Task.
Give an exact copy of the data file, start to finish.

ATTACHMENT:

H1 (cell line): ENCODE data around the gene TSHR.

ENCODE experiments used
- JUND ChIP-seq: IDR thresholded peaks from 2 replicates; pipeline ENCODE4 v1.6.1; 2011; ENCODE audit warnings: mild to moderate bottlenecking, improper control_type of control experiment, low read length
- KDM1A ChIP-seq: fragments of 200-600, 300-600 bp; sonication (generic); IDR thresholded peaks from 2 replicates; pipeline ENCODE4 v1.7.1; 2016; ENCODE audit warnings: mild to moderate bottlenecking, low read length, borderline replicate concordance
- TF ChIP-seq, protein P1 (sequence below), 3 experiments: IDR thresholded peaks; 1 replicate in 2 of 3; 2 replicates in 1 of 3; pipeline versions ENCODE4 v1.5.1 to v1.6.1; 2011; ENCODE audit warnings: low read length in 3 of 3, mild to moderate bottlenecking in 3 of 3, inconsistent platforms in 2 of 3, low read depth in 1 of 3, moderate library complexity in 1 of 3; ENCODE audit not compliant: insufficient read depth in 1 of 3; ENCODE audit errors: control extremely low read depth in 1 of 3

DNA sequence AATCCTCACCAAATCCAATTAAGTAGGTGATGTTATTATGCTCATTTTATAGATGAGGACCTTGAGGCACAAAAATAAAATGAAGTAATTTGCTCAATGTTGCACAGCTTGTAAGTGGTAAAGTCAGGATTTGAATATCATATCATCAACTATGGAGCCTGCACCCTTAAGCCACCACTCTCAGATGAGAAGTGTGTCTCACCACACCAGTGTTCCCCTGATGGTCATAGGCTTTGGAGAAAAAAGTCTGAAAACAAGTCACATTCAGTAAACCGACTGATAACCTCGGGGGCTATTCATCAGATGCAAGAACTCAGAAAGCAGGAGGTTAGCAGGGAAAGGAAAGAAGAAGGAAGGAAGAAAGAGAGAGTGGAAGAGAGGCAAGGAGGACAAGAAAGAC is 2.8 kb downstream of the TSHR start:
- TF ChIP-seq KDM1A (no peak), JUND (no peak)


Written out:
H1 (cell line): ENCODE data around the gene TSHR.

ENCODE experiments used
- JUND ChIP-seq: IDR thresholded peaks from 2 replicates; pipeline ENCODE4 v1.6.1; 2011; ENCODE audit warnings: mild to moderate bottlenecking, improper control_type of control experiment, low read length
- KDM1A ChIP-seq: fragments of 200-600, 300-600 bp; sonication (generic); IDR thresholded peaks from 2 replicates; pipeline ENCODE4 v1.7.1; 2016; ENCODE audit warnings: mild to moderate bottlenecking, low read length, borderline replicate concordance
- TF ChIP-seq, protein P1 (sequence below), 3 experiments: IDR thresholded peaks; 1 replicate in 2 of 3; 2 replicates in 1 of 3; pipeline versions ENCODE4 v1.5.1 to v1.6.1; 2011; ENCODE audit warnings: low read length in 3 of 3, mild to moderate bottlenecking in 3 of 3, inconsistent platforms in 2 of 3, low read depth in 1 of 3, moderate library complexity in 1 of 3; ENCODE audit not compliant: insufficient read depth in 1 of 3; ENCODE audit errors: control extremely low read depth in 1 of 3

DNA sequence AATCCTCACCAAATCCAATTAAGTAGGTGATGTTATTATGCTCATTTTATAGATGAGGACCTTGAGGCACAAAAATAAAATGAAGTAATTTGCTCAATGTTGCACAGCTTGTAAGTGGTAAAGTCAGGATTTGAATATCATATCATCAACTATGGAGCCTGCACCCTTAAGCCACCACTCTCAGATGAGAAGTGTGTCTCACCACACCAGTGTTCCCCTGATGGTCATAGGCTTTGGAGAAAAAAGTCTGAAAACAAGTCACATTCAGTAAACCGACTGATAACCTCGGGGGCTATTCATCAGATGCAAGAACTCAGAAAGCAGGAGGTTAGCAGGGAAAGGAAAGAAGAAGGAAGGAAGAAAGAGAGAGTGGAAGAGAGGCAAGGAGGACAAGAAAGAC is 2.8 kb downstream of the TSHR start:
- TF ChIP-seq KDM1A (no peak), JUND (no peak)